Elephant Massages Might Be The Worst Thing You Can Do On Vacation

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If you like elephants, this is a terrible idea.

A video's been circulating again that shows a tourist in Thailand receiving an elephant massage - he lies in a lounge chair as two young elephants slap at his back with their trunks and pat him down with their feet.

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Videos of elephant massages have been around for several years, and media outlets have touted the experience as a fun vacation activity. One Thailand elephant camp, the Mae Ping Elephant Camp, advertises that its elephants play musical instruments and soccer as well as giving lucky tourists the chance to be massaged.

Unfortunately, the truth behind elephant massages isn't nearly as attractive. Like almost all trained elephants, the animals featured in most of these tourist attractions are stolen from their mothers at a young age and subjected to brutal training procedures designed to crush their spirits.

The practice is known as a "training crush," or "elephant crush," and can involve stabbing or injuring the baby elephants, locking them in small cages and subjecting them to starvation, thirst and sleep deprivation. Sometimes they don't make it.

At the end of the experience, the orphaned elephants are left broken and dispirited - in other words, pliable enough for their trainers to tell them what to do, like making them massage tourists. Many mahouts, or trainers, will also use bullhooks to keep the performing elephants in line - sharp instruments used to jab the elephants if they misbehave.

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And it's not just massages. Nearly any elephant used in tourism - including those used in elephant rides, or even U.S. circuses - have been subjected to some sort of training crush designed to make them obedient.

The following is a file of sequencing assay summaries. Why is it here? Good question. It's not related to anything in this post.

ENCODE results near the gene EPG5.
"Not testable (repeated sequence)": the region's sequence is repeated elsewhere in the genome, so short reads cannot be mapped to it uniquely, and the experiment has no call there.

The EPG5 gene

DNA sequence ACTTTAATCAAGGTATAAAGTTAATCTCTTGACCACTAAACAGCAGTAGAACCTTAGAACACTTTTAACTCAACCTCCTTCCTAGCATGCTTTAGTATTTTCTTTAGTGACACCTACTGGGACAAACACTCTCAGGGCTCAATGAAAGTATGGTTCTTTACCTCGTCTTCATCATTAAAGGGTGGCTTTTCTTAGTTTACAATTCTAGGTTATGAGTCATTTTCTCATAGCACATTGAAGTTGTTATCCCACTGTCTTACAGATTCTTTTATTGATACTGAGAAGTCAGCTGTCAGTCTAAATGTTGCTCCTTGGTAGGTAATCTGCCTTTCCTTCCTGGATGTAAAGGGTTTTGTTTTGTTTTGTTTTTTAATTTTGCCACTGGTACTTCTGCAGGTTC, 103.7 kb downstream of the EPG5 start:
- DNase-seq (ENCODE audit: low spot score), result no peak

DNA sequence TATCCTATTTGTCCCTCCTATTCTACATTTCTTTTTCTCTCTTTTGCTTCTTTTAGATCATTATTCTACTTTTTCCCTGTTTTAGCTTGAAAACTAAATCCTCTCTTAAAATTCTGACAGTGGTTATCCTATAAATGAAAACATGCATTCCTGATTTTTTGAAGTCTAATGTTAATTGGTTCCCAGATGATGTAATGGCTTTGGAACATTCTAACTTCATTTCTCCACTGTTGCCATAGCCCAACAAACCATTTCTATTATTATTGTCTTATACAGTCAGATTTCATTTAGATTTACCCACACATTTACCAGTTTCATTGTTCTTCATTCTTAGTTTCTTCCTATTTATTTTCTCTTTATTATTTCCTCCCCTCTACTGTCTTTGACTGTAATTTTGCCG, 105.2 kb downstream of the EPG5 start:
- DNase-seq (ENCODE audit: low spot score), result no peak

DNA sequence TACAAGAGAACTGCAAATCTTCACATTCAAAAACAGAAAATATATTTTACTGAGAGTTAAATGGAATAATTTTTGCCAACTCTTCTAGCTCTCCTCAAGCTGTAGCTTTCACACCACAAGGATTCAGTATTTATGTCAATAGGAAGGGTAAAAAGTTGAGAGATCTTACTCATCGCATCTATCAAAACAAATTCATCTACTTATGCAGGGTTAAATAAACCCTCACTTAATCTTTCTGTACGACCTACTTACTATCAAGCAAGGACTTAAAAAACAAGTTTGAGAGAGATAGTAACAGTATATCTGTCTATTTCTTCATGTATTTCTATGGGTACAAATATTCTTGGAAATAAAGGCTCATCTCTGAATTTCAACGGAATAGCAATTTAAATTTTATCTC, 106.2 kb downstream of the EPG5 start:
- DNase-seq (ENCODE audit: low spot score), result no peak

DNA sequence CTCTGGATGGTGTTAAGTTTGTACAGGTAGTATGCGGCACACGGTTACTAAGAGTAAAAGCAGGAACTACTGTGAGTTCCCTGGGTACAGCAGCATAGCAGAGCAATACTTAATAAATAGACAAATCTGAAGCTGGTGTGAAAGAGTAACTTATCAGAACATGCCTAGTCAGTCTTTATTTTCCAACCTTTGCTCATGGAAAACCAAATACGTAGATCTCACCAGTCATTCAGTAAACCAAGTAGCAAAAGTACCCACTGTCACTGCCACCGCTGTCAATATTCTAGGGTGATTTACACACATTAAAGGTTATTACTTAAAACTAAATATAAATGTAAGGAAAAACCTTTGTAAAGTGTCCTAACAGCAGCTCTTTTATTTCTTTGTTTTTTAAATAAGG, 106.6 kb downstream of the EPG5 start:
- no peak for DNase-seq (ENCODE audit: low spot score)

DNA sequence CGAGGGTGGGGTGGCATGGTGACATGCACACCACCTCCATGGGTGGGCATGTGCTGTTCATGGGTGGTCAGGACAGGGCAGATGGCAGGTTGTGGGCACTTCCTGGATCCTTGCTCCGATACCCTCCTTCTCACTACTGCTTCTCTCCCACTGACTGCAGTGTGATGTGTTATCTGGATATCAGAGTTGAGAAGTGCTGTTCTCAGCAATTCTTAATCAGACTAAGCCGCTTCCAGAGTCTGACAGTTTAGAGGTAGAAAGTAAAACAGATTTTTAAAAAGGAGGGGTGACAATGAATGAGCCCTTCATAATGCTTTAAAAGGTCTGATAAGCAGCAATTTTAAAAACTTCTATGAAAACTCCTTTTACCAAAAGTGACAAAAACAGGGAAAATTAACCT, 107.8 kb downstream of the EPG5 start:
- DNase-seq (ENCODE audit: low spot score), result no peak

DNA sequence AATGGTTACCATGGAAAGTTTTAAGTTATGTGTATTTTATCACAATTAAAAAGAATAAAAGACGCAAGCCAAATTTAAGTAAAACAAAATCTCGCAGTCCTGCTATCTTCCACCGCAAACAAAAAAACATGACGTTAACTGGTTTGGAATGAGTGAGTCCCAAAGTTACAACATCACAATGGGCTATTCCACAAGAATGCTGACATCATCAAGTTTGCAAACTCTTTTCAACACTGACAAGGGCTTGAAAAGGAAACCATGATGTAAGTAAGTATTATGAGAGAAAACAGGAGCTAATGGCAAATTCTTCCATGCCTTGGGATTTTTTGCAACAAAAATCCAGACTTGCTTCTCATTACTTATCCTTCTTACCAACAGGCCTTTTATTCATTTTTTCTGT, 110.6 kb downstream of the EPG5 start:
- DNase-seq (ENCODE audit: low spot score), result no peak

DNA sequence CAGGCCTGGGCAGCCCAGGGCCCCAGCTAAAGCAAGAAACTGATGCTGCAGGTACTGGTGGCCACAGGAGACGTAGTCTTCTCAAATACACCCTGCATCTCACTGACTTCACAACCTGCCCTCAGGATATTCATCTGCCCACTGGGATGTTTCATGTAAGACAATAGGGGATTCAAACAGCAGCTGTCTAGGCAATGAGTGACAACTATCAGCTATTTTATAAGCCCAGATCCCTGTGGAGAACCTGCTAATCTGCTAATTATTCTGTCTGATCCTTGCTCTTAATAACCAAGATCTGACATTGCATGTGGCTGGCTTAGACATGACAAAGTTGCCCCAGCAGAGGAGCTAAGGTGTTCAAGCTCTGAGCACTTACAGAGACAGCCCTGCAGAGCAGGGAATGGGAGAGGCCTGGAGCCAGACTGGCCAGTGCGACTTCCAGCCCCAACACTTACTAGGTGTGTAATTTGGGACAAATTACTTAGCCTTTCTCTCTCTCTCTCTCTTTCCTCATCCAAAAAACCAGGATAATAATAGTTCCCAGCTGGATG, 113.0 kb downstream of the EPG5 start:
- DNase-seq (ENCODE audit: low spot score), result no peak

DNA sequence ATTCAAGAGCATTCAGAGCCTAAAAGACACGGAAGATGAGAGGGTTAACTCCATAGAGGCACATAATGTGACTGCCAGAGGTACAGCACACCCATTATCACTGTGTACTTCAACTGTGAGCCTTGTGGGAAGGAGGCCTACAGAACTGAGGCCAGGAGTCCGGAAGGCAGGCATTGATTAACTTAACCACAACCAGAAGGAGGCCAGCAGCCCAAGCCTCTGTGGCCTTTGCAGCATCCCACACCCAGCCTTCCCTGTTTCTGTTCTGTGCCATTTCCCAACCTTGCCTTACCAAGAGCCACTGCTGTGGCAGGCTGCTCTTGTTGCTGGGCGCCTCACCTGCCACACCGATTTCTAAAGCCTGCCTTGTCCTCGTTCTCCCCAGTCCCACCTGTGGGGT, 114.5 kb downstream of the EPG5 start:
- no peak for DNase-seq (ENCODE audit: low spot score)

"Tourists may think activities like riding an elephant do no harm," Dr. Jan Schmidt-Burbach, a senior wildlife and veterinary adviser at World Animal Protection, told The Dodo earlier this year. "But the brutal truth is that breaking these animals' spirits to the point that they allow humans to interact with them involves cruelty at every turn."

If you care about elephants, it's best to avoid any attractions that feature rides, performances or other unnatural behaviors, particularly in Thailand and other Asian countries. However, that doesn't mean you have to miss out on seeing these iconic animals up close.



Elephant Nature Park is a sanctuary and rehabilitation center in northern Thailand for elephants rescued from the tourism and agriculture industries. The park allows visitors to observe and even interact with the rescued animals - but at the elephants' own pace. Click here to find out more about visiting them.

They also do a lot of work to rescue elephants who've survived training crushes and lives of hard work. If you'd like to support their efforts, you can contact The Serengeti Foundation, a U.S. group that provides support to the park, and ask for instructions on donating to the Elephant Nature Park.